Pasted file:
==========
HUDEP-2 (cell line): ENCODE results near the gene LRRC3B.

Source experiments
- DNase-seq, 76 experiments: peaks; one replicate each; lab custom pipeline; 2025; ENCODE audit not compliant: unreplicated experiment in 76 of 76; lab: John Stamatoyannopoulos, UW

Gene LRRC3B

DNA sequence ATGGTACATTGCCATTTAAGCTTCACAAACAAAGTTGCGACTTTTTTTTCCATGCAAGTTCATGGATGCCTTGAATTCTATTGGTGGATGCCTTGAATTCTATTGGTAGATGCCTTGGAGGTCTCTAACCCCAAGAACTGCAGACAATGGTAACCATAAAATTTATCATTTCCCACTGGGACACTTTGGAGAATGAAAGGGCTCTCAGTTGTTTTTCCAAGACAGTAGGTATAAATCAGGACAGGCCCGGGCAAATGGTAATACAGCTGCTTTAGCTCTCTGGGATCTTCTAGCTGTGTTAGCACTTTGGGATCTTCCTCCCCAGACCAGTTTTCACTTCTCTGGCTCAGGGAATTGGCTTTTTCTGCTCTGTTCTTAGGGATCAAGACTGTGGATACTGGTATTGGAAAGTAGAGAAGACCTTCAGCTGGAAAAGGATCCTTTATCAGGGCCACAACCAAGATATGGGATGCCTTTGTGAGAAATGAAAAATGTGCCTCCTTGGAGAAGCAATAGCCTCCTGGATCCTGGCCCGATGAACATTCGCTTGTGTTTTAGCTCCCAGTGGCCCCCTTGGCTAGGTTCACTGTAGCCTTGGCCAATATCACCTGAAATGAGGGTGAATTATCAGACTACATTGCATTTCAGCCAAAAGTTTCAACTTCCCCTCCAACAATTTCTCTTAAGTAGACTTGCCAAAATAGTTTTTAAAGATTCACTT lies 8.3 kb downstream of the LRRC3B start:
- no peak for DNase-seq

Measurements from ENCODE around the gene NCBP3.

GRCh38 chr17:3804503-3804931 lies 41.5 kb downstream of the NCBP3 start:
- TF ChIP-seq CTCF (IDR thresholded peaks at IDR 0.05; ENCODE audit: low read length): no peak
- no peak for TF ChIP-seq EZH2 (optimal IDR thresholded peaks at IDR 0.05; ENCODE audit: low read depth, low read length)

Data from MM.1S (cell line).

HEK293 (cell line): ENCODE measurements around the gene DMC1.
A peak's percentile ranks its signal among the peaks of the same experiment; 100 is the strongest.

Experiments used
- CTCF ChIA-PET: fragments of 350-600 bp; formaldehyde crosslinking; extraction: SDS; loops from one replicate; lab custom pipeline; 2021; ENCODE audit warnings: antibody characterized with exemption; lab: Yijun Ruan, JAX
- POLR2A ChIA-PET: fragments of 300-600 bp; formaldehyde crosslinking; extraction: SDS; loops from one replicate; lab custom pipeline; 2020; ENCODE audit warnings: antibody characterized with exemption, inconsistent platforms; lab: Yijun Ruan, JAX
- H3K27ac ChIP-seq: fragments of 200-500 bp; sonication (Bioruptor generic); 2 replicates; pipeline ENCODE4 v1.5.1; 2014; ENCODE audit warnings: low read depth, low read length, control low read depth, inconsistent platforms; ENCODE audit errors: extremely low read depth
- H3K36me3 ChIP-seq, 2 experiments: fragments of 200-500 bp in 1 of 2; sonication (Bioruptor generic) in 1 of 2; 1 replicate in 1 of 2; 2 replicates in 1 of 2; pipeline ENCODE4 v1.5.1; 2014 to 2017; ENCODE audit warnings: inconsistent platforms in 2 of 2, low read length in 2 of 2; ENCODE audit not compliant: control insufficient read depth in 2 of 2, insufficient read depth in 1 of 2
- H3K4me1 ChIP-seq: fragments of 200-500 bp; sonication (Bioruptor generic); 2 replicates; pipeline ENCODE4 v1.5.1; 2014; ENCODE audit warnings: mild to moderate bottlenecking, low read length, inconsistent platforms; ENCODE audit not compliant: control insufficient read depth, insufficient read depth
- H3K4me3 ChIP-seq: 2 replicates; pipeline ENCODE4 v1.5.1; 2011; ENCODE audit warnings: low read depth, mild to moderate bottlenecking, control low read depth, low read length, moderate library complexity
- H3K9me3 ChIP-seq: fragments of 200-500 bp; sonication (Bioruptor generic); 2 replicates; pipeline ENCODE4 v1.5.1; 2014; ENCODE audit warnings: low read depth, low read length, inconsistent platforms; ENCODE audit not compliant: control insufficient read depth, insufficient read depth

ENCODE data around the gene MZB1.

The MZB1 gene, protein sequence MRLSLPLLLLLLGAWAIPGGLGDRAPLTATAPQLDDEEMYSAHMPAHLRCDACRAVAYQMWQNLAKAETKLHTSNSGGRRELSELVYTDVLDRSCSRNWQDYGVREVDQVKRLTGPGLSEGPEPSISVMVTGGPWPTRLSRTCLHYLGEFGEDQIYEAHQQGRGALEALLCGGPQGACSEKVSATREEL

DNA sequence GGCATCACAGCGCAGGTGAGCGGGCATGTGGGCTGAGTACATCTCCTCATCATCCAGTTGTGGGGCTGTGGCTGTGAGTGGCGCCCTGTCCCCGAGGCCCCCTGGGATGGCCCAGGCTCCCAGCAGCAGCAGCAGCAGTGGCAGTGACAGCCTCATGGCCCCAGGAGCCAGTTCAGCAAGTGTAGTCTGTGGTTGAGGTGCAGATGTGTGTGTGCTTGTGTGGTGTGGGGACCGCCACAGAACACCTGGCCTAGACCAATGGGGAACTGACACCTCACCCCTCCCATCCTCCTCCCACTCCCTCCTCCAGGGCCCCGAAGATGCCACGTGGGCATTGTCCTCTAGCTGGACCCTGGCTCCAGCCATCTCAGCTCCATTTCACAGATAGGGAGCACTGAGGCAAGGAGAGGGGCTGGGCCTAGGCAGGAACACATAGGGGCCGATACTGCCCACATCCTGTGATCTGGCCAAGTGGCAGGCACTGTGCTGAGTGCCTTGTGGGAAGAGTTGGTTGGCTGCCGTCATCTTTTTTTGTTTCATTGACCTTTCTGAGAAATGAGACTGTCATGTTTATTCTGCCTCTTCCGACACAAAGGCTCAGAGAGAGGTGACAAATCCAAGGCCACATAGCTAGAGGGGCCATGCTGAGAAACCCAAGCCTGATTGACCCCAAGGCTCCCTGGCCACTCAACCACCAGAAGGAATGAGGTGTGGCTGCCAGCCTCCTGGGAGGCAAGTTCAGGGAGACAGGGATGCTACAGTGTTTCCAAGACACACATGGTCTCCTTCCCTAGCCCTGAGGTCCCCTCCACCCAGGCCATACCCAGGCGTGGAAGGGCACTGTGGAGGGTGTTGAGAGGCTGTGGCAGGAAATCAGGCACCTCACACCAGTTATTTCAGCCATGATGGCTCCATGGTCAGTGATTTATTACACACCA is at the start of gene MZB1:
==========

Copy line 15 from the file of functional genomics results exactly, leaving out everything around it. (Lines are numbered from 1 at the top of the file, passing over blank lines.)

- CTCF ChIA-PET: fragments of 350-600 bp; formaldehyde crosslinking; extraction: SDS; loops from one replicate; lab custom pipeline; 2021; ENCODE audit warnings: antibody characterized with exemption; lab: Yijun Ruan, JAX